The UN Security Council is set to vote on a draft resolution on Friday authorizing an EU naval mission to intercept and seize migrant trafficker vessels in the Mediterranean. The EU launched the mission this week.
The resolution would provide UN approval, and possibly greater legitimacy, to the European naval mission launched this week to board, search and seize vessels suspected of trafficking migrants in international waters from Libya to Europe.
The British-drafted resolution is not mandatory for Operation Sophia, launched on Wednesday, which involves warships from several European states. The EU hopes to dismantle the refugee trafficking networks, save lives and dissuade potential asylum seekers from making the dangerous journey on rickety boats.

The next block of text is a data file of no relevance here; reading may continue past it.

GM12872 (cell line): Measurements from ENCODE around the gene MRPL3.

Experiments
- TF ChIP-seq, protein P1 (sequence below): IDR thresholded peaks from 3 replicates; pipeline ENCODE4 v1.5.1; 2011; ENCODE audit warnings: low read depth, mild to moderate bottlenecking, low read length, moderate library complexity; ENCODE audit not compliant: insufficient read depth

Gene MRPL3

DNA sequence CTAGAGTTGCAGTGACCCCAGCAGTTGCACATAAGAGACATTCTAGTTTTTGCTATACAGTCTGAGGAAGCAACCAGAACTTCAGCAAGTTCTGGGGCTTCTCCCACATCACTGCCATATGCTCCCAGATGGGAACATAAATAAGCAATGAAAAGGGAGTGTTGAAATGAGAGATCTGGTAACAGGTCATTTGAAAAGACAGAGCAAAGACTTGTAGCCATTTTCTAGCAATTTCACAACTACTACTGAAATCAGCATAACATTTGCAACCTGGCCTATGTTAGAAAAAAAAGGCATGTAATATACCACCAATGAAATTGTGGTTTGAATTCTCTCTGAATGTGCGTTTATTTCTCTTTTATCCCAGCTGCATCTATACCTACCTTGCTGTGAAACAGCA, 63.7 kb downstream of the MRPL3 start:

It is uncertain how veto-wielding Russia will vote. The country's UN ambassador earlier expressed concern over the resolution being drafted under chapter 7 of the UN charter, which authorizes the use of force.
Moscow is wary of granting the naval mission too much authority and has demanded specific language in the resolution. Russia has accused the West of using a 2011 UN Security Council vote to protect civilians in Libya to back rebels and oust Moammar Gadhafi.
That intervention destabilized Libya and helped foster the current refugee crisis and proliferation of human traffickers.
Several African nations and Venezuela on the 15 member security council also opposed the European plan due to initial objections from Libya. However, that opposition appears to have dissipated after Britain submitted a letter on Tuesday showing Libya's internationally recognized government giving its support.
The resolution covers the second phase of a three phase plan that could eventually see European warships intercepting and seizing boats in Libyan territorial waters. That would require the permission of Libya's government.